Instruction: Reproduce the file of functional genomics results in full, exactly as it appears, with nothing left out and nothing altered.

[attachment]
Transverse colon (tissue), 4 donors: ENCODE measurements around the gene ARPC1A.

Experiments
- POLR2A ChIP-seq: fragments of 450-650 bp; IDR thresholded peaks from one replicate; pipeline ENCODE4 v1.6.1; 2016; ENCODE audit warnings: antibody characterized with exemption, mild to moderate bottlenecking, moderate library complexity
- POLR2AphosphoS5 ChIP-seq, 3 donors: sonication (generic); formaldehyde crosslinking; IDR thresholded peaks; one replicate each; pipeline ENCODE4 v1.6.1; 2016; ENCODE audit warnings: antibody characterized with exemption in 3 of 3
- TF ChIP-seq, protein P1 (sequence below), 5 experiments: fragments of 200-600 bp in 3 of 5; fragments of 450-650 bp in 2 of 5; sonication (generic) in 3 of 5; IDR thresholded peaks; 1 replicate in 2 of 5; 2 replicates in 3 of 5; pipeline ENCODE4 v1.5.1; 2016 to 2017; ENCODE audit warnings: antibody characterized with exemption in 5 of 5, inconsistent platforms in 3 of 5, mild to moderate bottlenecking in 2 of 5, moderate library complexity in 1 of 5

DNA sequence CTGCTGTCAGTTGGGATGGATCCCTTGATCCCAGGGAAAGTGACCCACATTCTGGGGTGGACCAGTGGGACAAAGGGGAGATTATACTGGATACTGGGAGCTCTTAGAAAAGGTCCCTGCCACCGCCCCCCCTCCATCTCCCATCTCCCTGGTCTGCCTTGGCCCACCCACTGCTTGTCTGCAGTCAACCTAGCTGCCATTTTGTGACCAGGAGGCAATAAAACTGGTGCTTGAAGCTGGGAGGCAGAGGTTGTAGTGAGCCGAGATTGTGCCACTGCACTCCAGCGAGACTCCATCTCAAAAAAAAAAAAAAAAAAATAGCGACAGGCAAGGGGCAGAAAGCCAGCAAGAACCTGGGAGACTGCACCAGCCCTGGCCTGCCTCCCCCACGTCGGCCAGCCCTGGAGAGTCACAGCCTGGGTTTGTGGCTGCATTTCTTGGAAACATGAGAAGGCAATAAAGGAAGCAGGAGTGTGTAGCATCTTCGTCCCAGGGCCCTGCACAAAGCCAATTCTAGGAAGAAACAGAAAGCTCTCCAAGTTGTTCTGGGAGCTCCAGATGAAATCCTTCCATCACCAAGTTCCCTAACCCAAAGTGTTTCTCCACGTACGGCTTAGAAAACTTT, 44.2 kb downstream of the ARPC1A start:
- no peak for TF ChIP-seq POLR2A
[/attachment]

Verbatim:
Transverse colon (tissue), 4 donors: ENCODE measurements around the gene ARPC1A.

Experiments
- POLR2A ChIP-seq: fragments of 450-650 bp; IDR thresholded peaks from one replicate; pipeline ENCODE4 v1.6.1; 2016; ENCODE audit warnings: antibody characterized with exemption, mild to moderate bottlenecking, moderate library complexity
- POLR2AphosphoS5 ChIP-seq, 3 donors: sonication (generic); formaldehyde crosslinking; IDR thresholded peaks; one replicate each; pipeline ENCODE4 v1.6.1; 2016; ENCODE audit warnings: antibody characterized with exemption in 3 of 3
- TF ChIP-seq, protein P1 (sequence below), 5 experiments: fragments of 200-600 bp in 3 of 5; fragments of 450-650 bp in 2 of 5; sonication (generic) in 3 of 5; IDR thresholded peaks; 1 replicate in 2 of 5; 2 replicates in 3 of 5; pipeline ENCODE4 v1.5.1; 2016 to 2017; ENCODE audit warnings: antibody characterized with exemption in 5 of 5, inconsistent platforms in 3 of 5, mild to moderate bottlenecking in 2 of 5, moderate library complexity in 1 of 5

DNA sequence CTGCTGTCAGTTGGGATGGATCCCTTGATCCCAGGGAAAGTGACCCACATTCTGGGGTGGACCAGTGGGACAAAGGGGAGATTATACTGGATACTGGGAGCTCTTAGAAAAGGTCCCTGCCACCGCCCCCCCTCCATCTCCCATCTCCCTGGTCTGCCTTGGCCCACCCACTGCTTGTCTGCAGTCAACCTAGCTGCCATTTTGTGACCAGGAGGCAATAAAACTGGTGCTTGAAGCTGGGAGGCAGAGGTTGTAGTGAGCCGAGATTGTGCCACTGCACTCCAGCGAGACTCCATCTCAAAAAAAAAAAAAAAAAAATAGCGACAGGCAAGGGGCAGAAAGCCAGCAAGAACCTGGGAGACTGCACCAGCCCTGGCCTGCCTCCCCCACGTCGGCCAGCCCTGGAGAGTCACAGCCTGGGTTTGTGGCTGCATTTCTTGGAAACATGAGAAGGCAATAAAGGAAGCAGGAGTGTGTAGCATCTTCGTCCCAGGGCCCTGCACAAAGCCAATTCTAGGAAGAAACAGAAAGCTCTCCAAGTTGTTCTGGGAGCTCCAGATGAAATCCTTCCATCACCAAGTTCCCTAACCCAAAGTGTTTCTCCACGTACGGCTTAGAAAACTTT, 44.2 kb downstream of the ARPC1A start:
- no peak for TF ChIP-seq POLR2A